I found what felt like “my people” online, which was good because I didn’t even have to get dressed and leave the house to chat with them. Life slowed down a lot, which did me a favor, and I had an outlet to talk about how IBD was impacting my life with people who actually understood. My spare time was spent raising awareness and supporting others, and it felt like a very worthwhile thing to do with my time – still does!
I had another period of being well when I had my j-pouch disconnected, and it even lasted for a little while after it was connected back up. By that time, I’d settled into the slower pace of life, so when I started dating again, I liked that we just went to the cinema and out for food. I still always had festivals in mind though...
The flare that came after my j-pouch had been reconnected was my final one. I cycled through multiple treatments for around 18 months – giving each one 2-3 months to work. Progressively getting worse, and doing less and less of the cinema and eating out, until finally, I did none of it. I was utterly miserable.
Regaining my quality of life with a stoma
Then came a decision I never thought I would make. I didn’t want to move on to a clinical trial to save my pouch. I wanted it gone, and ASAP. I wanted some quality of life back. I wanted a permanent stoma.
I’d thought about all of the things that I was missing out on, and what a stoma would allow me to do again, and that was my light at the end of a very long tunnel. It took time, as I had to be referred back to the only surgeon I trusted at a different hospital, and then I had surgery canceled because he’d had an injury.
Improvements in my life that happened with improvements to UC
Finally, it happened. I woke up after the surgery and it was like the dark cloud that was hanging over me had just dissipated. Yes, recovery was tough, as always, but I held on to the thoughts of what I would soon be able to do.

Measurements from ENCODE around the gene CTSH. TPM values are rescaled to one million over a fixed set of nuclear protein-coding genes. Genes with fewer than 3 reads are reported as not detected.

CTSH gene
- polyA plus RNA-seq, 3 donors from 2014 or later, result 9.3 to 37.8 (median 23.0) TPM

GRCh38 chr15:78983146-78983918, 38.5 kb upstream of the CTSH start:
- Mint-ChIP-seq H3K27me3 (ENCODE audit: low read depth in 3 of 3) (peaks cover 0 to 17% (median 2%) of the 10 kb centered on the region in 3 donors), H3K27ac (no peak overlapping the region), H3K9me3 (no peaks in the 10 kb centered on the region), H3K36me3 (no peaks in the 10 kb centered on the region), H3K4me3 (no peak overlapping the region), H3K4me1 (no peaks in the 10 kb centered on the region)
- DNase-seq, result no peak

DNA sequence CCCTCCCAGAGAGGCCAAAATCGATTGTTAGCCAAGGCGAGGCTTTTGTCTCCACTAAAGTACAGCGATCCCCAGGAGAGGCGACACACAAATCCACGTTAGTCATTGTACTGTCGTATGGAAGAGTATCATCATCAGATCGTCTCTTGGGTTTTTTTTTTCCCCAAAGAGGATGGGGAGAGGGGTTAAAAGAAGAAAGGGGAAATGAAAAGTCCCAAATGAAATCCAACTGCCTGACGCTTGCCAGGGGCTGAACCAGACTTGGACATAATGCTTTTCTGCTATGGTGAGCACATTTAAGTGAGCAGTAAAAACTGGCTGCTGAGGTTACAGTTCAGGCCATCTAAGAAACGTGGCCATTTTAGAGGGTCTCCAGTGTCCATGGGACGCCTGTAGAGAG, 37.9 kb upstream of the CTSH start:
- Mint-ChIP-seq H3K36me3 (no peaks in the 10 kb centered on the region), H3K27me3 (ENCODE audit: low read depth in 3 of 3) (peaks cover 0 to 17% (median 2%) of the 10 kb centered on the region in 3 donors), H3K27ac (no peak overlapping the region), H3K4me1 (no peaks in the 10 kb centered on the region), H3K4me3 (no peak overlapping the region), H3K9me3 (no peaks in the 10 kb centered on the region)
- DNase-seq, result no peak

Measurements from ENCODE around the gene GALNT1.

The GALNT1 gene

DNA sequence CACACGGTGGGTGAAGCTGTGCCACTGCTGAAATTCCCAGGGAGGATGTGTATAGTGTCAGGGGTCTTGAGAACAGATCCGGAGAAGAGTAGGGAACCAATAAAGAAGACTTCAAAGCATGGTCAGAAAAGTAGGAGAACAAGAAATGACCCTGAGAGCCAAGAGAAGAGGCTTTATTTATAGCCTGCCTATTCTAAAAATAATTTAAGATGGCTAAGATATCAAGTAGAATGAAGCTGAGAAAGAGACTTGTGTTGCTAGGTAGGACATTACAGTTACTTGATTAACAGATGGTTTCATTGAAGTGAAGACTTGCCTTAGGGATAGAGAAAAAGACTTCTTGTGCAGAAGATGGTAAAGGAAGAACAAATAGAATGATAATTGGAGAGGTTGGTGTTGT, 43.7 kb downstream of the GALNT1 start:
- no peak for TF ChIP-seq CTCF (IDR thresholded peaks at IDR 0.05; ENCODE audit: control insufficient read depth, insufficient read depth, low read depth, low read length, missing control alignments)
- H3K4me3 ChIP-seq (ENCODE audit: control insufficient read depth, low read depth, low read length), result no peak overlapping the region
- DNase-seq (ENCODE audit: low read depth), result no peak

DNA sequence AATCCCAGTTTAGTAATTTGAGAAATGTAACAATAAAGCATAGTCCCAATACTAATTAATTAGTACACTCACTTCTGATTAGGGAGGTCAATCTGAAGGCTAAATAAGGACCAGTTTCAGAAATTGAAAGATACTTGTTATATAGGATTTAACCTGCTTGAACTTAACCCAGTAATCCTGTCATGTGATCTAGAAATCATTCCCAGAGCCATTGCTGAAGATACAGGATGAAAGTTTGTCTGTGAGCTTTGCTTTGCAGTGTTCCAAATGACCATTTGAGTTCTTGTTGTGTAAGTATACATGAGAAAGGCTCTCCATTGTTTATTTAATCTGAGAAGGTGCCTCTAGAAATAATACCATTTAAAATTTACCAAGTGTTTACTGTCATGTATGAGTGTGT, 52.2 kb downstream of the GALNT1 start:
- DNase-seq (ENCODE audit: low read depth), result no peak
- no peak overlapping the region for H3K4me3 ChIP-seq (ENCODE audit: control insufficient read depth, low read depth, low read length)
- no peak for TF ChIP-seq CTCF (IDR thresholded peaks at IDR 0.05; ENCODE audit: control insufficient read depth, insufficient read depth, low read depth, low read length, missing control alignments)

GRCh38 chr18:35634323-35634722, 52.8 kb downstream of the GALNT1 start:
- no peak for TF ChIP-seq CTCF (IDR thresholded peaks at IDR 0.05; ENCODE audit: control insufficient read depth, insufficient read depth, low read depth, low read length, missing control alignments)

The first year of being well again was filled with holidays, day trips, going to the Zoo, and theme parks! It. Was. Amazing! Even just being able to meet people for a chat over coffee was something I hadn’t been able to do while flaring! My relationships have improved, and so has my mood and attitude.
Finding hope as I move forward with life
2020 has sucked a lot, so the festival I finally booked didn’t happen! Still, I have a lot of hope for the rest of my life going forward. My recreational activities have changed a lot throughout my journey, and I do miss having the energy to go out dancing every weekend, but I am enjoying my slower-paced life. On top of that, this year has helped me find yoga and more things I can do at home like crafting.
I have missed so much of my life! I have lost so many people – I’m not fretting about that because real friends would have stuck with me.
So many festivals and holidays and stuff that I could have been doing if only I hadn’t been so set on keeping the pouch... I’m really annoyed with myself for that, but I cannot change it. I honestly wish I hadn’t had it reconnected in 2014, but hindsight is a wonderful, and pointless thing!
What type of IBD have you been diagnosed with?